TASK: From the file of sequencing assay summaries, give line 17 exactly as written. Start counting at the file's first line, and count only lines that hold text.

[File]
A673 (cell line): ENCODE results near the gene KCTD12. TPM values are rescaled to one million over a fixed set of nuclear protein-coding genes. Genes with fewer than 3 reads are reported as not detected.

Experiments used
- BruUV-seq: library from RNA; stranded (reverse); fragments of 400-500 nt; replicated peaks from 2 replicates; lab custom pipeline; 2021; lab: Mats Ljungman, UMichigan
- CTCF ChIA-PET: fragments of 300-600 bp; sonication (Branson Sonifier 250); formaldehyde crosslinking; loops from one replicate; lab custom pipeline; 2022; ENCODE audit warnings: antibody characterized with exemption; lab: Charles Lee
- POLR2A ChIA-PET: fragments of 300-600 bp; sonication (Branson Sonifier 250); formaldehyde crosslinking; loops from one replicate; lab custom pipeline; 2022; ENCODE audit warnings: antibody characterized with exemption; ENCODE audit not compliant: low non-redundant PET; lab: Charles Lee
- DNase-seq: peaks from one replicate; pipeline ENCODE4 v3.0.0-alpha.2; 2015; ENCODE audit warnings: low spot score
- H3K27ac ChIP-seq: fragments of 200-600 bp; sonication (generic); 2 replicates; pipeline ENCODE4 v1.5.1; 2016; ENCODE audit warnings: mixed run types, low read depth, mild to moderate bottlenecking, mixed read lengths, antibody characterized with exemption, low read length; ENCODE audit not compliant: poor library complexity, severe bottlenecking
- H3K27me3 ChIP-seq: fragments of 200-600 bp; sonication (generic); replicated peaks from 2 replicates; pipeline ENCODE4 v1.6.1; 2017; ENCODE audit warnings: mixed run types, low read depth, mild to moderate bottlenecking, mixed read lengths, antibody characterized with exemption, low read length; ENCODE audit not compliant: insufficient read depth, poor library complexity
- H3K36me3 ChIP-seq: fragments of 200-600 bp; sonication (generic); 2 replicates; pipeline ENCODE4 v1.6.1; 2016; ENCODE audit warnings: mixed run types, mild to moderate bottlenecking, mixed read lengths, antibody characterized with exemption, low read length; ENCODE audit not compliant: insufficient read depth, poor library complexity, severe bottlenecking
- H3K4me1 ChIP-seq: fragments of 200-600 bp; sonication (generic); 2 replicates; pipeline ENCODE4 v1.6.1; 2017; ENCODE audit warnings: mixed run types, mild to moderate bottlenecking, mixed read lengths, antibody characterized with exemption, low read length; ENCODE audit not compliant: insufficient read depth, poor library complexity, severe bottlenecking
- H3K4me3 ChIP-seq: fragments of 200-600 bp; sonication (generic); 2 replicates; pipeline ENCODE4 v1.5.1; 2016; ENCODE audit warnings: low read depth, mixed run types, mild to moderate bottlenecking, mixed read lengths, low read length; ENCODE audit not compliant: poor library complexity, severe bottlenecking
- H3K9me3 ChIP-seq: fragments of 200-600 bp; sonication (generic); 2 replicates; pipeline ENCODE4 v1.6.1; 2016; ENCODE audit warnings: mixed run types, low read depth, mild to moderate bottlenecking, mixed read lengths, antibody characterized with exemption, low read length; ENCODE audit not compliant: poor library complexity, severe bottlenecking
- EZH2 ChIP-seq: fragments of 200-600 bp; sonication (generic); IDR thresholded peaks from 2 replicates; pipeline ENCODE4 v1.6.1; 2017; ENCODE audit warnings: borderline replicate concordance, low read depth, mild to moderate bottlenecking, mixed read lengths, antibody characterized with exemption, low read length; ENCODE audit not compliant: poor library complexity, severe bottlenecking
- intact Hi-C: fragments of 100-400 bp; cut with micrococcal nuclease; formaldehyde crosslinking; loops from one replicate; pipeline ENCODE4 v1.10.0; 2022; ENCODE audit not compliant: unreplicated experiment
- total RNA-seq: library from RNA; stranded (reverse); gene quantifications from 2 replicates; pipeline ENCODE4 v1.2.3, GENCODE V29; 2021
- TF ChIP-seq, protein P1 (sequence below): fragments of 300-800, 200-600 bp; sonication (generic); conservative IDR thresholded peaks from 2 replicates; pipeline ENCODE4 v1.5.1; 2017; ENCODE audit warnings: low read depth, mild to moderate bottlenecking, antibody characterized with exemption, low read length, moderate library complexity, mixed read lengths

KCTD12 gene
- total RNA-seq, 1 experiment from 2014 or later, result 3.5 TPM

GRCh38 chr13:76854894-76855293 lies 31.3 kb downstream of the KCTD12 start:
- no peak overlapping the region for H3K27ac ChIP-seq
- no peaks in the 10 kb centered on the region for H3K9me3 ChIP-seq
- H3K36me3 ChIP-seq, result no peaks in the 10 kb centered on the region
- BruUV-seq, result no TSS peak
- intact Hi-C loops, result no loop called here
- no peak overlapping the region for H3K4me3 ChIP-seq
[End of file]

KCTD12 gene